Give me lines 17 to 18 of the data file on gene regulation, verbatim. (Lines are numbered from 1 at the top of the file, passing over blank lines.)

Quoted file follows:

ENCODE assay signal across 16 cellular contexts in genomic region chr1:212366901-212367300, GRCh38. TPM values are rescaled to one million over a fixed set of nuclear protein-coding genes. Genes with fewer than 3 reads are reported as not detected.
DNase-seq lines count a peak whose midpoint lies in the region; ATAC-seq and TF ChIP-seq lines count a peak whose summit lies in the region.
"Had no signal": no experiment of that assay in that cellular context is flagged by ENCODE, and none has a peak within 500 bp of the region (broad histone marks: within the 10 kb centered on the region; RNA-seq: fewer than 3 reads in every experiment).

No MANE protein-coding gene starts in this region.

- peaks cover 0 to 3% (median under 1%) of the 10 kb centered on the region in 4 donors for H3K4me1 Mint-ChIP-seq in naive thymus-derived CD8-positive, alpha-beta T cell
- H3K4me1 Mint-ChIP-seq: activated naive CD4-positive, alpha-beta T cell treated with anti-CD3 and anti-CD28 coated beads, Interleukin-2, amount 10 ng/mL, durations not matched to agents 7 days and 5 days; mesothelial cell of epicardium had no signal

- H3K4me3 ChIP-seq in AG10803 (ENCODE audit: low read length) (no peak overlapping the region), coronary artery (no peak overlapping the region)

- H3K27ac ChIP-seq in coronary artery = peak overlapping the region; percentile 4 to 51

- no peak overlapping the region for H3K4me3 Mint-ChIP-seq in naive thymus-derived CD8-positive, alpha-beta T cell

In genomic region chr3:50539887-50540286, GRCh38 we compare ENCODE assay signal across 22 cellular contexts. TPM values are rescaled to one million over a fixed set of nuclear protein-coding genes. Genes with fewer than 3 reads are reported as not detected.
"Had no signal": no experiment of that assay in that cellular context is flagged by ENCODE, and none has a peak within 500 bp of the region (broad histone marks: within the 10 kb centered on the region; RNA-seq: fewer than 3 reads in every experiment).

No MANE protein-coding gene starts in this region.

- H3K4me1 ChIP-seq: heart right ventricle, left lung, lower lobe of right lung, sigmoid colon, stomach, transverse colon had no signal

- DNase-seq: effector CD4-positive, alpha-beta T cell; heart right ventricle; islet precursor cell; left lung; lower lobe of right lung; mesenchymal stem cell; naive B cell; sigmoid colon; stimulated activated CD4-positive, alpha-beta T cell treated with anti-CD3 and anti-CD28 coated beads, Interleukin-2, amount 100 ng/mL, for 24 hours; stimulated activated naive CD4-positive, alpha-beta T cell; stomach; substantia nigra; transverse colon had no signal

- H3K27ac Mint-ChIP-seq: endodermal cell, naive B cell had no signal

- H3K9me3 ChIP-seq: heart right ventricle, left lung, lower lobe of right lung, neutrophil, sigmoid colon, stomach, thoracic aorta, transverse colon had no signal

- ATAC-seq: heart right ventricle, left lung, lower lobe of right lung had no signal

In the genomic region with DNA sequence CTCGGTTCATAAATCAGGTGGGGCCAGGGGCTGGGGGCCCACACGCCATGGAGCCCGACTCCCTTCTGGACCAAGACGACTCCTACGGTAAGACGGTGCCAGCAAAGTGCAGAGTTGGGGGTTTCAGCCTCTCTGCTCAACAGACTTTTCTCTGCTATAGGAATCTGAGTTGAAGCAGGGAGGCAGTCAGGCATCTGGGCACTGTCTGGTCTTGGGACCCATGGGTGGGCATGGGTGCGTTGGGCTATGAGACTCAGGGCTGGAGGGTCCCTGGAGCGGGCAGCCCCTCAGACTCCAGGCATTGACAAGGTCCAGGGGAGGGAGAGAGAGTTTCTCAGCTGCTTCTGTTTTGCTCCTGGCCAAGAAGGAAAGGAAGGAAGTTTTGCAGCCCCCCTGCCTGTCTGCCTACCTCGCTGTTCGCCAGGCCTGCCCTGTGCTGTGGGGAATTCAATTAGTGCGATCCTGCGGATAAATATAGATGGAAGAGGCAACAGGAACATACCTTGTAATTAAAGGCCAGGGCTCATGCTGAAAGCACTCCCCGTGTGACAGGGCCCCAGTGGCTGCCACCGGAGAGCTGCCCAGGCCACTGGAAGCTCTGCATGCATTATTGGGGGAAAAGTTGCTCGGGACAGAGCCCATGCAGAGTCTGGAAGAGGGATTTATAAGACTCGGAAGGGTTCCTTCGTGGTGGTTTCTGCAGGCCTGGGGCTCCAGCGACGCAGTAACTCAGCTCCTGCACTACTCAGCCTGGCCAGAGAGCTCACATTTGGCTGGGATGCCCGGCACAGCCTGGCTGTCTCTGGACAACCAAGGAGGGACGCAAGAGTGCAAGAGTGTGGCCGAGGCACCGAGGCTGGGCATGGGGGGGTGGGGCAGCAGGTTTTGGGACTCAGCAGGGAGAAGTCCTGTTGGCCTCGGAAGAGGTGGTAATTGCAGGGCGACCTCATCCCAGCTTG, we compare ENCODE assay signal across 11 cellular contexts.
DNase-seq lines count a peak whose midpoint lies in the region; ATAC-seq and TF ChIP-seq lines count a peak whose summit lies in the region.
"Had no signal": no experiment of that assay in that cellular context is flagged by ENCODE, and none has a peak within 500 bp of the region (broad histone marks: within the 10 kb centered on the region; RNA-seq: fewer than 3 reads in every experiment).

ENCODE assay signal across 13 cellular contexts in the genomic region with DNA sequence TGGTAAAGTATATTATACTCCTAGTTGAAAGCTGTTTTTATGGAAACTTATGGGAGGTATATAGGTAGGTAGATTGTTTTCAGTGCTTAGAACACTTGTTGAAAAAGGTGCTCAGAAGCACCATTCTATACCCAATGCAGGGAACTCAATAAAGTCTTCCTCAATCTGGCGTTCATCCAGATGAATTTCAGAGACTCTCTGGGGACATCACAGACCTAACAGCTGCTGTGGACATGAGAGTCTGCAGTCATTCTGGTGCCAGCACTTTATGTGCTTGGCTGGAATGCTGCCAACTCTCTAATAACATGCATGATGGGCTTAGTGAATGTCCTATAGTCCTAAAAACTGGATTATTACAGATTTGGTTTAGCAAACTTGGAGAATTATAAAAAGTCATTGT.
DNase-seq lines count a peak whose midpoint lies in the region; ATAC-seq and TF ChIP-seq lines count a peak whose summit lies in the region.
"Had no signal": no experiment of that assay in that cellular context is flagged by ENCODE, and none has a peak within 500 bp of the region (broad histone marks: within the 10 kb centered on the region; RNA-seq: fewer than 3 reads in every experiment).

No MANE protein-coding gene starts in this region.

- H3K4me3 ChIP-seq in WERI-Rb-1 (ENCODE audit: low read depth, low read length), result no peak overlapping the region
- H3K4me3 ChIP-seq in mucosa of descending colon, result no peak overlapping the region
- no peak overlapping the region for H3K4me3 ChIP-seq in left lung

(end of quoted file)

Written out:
- ATAC-seq: heart right ventricle, left lung, lower lobe of right lung had no signal

In the genomic region with DNA sequence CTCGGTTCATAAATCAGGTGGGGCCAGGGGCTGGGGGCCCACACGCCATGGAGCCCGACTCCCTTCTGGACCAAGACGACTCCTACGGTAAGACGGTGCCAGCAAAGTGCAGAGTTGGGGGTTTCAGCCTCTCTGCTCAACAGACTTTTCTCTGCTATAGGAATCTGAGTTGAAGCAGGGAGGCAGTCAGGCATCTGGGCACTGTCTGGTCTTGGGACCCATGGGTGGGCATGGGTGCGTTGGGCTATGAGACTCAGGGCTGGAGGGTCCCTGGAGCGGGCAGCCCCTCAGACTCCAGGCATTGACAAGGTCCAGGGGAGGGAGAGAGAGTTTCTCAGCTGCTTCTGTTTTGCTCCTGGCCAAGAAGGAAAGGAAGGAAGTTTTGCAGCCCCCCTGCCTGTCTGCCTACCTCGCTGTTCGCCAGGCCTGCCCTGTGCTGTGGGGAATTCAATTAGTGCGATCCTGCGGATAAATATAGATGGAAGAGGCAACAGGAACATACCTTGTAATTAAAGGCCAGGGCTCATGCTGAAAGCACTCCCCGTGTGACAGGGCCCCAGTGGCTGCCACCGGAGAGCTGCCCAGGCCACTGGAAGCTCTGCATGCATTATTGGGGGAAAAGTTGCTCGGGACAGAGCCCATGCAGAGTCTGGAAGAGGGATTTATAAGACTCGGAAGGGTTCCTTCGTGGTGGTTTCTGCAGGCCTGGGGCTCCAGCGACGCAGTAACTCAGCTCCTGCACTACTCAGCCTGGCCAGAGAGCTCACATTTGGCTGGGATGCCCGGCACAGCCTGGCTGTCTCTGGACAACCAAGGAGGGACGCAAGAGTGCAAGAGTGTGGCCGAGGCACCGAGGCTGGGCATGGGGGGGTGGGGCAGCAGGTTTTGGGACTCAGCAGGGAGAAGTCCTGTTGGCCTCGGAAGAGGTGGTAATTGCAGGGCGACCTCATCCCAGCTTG, we compare ENCODE assay signal across 11 cellular contexts.